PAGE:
If you have read any of my earlier posts you were exposed to the Four Noble Truths and each of the steps in the Eightfold Path. I like to look at the Eightfold Path as the process and guidance that can help you end suffering and lead an ethical life. I attempted to provide some detail about each of the steps in the Eightfold Path that relate to living in this world, although what the Buddha taught is as applicable in this age as it was then. As I studied each of the steps I found the concepts to be fairly straightforward, but difficult to implement. The benefits far out way the challenges, and it may take years before you master all the steps, or you may already be living a life that puts you very close to attaining enlightenment. Of course there is no specific time table for any of us, and the journey should be viewed as a great reward unto itself. You can read about each of the steps in the path by following these links:

  1. Right View
  2. Right Intention
  3. Right Speech
  4. Right Action
  5. Right Livelihood
  6. Right Effort
  7. Right Mindfulness
  8. Right Concentration

nobleeightfoldpathbyajourneyintobuddhism

I hope this post will help you has it has helped me be more centered and live in the present. I am still working on each of these steps, and need to review them periodically as my own journey has just begun.

Namaste

 

Right Concentration

The last step in the Eightfold Path is right concentration. Once we use right mindfulness to become aware of what is going on around us, we can then use right concentration to focus on whatever we desire. We can use right concentration to focus on any object which gives us an understanding of the object as it actually is not what we previously perceived it to be.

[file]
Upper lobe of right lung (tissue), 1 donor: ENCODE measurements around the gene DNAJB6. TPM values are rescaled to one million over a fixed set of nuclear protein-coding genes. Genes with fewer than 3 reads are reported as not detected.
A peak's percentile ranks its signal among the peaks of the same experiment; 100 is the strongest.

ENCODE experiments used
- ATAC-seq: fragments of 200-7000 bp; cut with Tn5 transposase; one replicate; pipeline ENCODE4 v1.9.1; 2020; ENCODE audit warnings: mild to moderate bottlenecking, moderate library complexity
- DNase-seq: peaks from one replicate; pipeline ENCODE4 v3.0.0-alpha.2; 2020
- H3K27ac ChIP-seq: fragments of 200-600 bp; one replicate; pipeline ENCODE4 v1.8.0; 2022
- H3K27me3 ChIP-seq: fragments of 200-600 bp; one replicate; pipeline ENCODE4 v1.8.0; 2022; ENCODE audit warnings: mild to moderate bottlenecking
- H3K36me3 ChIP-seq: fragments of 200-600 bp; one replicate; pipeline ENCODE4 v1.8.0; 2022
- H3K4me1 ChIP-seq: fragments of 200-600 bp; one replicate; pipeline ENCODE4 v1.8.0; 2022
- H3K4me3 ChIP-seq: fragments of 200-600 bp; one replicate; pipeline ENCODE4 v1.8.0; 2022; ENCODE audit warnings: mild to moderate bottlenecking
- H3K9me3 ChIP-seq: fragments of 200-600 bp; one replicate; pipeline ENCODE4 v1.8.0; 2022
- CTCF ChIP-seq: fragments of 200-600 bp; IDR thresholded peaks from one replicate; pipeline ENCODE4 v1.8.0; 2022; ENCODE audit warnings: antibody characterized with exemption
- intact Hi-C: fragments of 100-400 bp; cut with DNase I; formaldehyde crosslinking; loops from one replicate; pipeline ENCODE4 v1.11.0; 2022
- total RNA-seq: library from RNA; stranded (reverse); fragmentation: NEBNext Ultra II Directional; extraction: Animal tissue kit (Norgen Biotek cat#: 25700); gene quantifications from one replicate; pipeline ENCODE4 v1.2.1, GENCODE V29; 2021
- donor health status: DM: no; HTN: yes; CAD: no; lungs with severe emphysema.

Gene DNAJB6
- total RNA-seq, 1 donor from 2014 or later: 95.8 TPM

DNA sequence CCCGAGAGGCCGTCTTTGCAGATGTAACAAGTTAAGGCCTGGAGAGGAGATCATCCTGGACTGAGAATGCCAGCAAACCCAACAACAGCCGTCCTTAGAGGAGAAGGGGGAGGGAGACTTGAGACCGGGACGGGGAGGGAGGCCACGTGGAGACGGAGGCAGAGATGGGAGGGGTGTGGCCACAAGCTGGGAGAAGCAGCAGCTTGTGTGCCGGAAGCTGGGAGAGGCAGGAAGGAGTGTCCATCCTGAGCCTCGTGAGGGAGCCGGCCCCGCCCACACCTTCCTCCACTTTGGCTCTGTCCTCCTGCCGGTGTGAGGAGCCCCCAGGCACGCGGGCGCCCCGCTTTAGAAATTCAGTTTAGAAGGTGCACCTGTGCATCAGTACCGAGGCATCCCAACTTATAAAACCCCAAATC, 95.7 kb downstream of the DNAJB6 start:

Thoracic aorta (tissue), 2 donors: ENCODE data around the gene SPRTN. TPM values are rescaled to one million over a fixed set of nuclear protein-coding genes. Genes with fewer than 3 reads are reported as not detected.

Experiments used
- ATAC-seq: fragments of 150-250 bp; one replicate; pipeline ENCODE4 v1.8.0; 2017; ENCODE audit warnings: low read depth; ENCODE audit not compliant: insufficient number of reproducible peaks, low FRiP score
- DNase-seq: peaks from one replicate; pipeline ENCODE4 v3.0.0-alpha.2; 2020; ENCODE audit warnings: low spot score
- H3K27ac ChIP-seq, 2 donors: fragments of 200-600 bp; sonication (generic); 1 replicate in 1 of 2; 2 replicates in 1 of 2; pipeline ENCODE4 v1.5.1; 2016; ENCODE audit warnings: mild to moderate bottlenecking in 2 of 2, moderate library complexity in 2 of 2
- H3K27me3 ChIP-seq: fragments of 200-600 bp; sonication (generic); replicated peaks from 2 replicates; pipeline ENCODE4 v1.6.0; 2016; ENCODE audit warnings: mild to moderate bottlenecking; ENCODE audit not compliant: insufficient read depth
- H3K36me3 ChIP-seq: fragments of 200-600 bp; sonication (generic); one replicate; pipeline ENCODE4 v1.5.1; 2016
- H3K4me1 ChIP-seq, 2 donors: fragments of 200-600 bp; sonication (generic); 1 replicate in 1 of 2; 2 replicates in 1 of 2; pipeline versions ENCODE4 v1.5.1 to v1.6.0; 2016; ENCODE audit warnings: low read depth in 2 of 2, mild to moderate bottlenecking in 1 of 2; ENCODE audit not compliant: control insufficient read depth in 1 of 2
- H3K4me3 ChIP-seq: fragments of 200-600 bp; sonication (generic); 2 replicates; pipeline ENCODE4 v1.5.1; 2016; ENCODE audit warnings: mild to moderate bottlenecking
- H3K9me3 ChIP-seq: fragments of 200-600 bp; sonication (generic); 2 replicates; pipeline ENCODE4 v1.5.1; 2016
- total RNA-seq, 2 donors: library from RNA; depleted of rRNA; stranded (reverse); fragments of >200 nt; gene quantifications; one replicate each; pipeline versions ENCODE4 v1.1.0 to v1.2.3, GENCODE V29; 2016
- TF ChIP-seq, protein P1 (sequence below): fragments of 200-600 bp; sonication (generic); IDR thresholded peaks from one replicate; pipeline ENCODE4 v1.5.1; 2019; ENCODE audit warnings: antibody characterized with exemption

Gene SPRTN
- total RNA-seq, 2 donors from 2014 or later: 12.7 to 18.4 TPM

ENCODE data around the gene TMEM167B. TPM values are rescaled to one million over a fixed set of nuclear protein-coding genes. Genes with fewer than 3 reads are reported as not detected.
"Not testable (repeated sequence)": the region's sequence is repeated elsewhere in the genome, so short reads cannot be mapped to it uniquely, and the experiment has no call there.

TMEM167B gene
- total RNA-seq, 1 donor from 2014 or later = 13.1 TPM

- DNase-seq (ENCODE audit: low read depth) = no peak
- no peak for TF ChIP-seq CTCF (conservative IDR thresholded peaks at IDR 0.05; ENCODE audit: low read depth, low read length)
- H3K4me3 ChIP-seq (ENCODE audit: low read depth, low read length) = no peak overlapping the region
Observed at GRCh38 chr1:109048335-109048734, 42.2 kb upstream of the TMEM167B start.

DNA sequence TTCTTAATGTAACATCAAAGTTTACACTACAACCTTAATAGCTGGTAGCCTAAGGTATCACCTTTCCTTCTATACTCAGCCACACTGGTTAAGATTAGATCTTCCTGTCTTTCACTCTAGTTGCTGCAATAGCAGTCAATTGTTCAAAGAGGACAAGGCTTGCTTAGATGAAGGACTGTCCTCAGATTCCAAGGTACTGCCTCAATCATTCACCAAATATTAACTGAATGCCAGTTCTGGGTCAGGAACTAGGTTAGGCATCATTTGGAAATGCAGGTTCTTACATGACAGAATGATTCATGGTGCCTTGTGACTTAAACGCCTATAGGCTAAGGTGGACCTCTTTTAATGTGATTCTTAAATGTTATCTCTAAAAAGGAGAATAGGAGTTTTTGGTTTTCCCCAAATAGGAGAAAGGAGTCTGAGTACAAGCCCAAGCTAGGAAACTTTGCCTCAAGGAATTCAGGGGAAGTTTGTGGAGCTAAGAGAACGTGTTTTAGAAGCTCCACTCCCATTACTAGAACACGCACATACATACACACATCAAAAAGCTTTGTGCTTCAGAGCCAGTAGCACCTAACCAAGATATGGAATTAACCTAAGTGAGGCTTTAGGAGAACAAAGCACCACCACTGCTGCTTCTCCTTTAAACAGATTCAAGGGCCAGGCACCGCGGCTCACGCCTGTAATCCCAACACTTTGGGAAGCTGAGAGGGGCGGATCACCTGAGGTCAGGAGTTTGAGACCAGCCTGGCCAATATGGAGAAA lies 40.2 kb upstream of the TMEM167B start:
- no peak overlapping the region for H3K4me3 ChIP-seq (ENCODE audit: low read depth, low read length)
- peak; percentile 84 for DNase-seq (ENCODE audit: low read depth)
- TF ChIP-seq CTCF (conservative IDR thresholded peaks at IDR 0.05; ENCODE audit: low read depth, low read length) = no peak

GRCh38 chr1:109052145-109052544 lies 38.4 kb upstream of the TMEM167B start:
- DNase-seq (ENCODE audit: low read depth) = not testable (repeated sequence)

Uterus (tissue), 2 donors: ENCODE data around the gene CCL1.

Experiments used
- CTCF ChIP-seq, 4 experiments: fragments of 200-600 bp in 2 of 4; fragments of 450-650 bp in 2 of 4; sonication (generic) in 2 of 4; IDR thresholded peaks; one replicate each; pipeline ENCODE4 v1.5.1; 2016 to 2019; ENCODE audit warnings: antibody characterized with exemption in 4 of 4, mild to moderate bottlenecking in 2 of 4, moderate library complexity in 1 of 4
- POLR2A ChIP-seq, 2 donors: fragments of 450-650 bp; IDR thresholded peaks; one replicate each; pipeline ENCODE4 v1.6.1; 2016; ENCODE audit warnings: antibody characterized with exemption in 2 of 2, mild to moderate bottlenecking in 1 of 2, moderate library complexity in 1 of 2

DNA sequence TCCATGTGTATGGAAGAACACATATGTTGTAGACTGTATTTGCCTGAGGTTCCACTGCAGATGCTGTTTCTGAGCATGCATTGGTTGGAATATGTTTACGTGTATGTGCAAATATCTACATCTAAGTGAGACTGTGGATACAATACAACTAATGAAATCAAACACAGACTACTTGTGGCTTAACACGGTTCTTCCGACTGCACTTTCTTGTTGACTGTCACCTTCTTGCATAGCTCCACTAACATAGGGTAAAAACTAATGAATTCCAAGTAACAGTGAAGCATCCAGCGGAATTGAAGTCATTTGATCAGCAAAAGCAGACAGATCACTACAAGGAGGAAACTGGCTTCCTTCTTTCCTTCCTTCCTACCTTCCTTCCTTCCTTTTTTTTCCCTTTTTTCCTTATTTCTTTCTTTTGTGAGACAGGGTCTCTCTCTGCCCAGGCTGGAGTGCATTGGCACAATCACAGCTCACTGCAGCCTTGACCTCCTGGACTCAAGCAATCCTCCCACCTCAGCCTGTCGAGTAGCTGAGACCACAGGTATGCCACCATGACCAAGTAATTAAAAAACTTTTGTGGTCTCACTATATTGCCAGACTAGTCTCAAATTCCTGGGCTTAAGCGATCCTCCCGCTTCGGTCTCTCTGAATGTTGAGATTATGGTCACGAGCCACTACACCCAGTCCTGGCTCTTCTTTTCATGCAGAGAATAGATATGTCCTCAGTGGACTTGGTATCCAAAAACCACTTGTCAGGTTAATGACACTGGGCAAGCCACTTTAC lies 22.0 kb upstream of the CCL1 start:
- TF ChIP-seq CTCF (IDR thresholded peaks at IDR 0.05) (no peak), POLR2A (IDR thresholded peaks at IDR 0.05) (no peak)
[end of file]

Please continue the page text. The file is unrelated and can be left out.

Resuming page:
Use right concentration to focus on things, with the benefit that you are now living in the present, freeing you from worries of the past and future. Practicing right mindfulness and right concentration is essential to meditation, awareness, and focus in your life.

To practice right concentration you might spend a few minutes focusing your eyes and mind on:

  • A full or half moon
  • The stars
  • A candle
  • Water as in a river, lake, or ocean
  • A plant or tree
  • An animal, reptile, or insect
  • A figurine of the Buddha

These are just examples, really anything that appears interesting to you could become a target of your focus. In this act of concentration you are in fact meditating. Later on you might turn your attention from an object to a concept. You might focus your concentration on:

  • Compassion
  • Kindness
  • Love
  • Forgiveness
  • Tolerance

There are really no limits to using right concentration, other than you should use right concentration help you see things as they really are, and there needs to be a positive intent.

buddhism-philosophy-11-638

Namaste

Right Mindfulness